Are you sensitive to noises such as chairs scraping on cement floors, ear-piercing laughs and sneezes, and dogs constantly barking? I am. I may have inherited the sensitivity to noise from my father (we’re both 5-Observers in the Enneagram. He required absolute silence so he could concentrate on his reading.
I sometimes wonder if my love of beautiful sounds and my infatuation with music (Beethoven, the Beatles, great jazz, Shostakovich) has squeezed out other brain activities: especially my memory. I almost never forget music but I have never remembered historical and other facts well.
Except for the dog barking down the street right now, I feel fortunate to live and work in a quiet house in a quiet neighborhood. I'm going to tell you about sounds in the workplace. But first, to emphasize how important quiet is to some of us, let me tell you about Burt.
Burt, normally a kind and law-abiding man, took a leave from his job in order work on a PhD. He spent all his days studying while his kids were in school and his wife was at work. The dog next door to him was left in the back yard while his owners went to work. It barked at every leaf that moved and drove Burt nuts. After many months of this he bought some dog food and lured the dog into his car. Then they went for a ride across a large body of water over a bridge and miles and miles through suburbs until he found a neighborhood where the people seemed kind. He let the dog out hoping someone would take it in and he never saw it again.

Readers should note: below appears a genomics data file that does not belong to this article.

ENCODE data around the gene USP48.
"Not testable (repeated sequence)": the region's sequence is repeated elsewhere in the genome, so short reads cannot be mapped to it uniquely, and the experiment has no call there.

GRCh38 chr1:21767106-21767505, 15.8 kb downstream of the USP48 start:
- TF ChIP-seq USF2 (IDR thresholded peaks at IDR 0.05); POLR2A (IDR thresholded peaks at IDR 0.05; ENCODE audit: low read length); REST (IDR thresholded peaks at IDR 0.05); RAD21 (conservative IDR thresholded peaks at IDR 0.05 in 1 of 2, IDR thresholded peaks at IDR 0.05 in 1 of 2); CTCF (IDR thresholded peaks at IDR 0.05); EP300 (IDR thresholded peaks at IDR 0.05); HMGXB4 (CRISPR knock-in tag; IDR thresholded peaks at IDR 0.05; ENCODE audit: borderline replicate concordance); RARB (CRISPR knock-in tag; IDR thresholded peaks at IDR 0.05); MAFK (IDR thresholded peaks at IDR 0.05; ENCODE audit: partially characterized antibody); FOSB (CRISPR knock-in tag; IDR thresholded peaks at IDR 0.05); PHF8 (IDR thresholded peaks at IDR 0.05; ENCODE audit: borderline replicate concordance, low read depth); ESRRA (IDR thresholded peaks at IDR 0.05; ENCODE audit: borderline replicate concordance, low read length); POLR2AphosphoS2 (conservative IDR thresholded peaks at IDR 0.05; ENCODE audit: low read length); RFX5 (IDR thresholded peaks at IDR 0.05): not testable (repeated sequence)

Noise is a distraction to most of us but some do their best working in a noisy environment, like a busy café. I know 9-Peace Seekers, who are usually easily distracted, who paradoxically thrive in such environments.
In “Where Sounds Have No Barrier” (NY Times 3-2-14), Phyllis Korkki discusses three kinds of office set-ups: open, enclosed, and those with glass enclosures. I was surprised to hear that office equipment has become so quiet, other sounds now stand out more and distract us. Even the absence of sound can be distracting.
It’s a problem when we switch our attention to a sound, then back again to the task we’re working on. Korkki writes, “Some companies now install sound-masking equipment—which emits a continuous, nonirritating sound to help deal with noise concerns and protect confidential conversations… if you can’t understand what people are saying you can more easily ignore it.”
Ideally, the office has spaces for collaborating and spaces for individual focusing. Glass enclosures offer the possibility of keeping in visual contact while cutting down on noise. Korkki says Twitter, Facebook, and Google favor open offices to promote collaboration.
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